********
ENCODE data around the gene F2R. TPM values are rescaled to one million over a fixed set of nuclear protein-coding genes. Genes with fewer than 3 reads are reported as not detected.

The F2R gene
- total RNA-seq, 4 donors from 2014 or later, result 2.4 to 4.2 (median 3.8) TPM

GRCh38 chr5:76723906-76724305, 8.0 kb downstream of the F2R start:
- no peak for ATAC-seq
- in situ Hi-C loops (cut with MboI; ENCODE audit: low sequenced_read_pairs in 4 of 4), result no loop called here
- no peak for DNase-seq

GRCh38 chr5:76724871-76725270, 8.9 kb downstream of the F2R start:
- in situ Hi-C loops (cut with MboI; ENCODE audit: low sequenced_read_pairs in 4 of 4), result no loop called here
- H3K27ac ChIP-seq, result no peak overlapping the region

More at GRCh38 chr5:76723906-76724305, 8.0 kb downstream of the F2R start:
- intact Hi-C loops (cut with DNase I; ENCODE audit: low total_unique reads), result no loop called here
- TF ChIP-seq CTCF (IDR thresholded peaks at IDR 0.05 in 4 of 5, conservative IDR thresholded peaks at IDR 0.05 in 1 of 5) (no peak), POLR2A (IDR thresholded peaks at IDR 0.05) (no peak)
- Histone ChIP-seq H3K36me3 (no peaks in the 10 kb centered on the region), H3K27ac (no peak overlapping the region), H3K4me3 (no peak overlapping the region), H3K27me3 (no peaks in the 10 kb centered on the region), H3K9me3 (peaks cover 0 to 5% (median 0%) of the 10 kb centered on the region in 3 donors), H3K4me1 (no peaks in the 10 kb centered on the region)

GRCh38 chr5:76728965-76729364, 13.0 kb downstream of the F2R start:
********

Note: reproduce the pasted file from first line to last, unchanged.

ENCODE data around the gene F2R. TPM values are rescaled to one million over a fixed set of nuclear protein-coding genes. Genes with fewer than 3 reads are reported as not detected.

The F2R gene
- total RNA-seq, 4 donors from 2014 or later, result 2.4 to 4.2 (median 3.8) TPM

GRCh38 chr5:76723906-76724305, 8.0 kb downstream of the F2R start:
- no peak for ATAC-seq
- in situ Hi-C loops (cut with MboI; ENCODE audit: low sequenced_read_pairs in 4 of 4), result no loop called here
- no peak for DNase-seq

GRCh38 chr5:76724871-76725270, 8.9 kb downstream of the F2R start:
- in situ Hi-C loops (cut with MboI; ENCODE audit: low sequenced_read_pairs in 4 of 4), result no loop called here
- H3K27ac ChIP-seq, result no peak overlapping the region

More at GRCh38 chr5:76723906-76724305, 8.0 kb downstream of the F2R start:
- intact Hi-C loops (cut with DNase I; ENCODE audit: low total_unique reads), result no loop called here
- TF ChIP-seq CTCF (IDR thresholded peaks at IDR 0.05 in 4 of 5, conservative IDR thresholded peaks at IDR 0.05 in 1 of 5) (no peak), POLR2A (IDR thresholded peaks at IDR 0.05) (no peak)
- Histone ChIP-seq H3K36me3 (no peaks in the 10 kb centered on the region), H3K27ac (no peak overlapping the region), H3K4me3 (no peak overlapping the region), H3K27me3 (no peaks in the 10 kb centered on the region), H3K9me3 (peaks cover 0 to 5% (median 0%) of the 10 kb centered on the region in 3 donors), H3K4me1 (no peaks in the 10 kb centered on the region)

GRCh38 chr5:76728965-76729364, 13.0 kb downstream of the F2R start: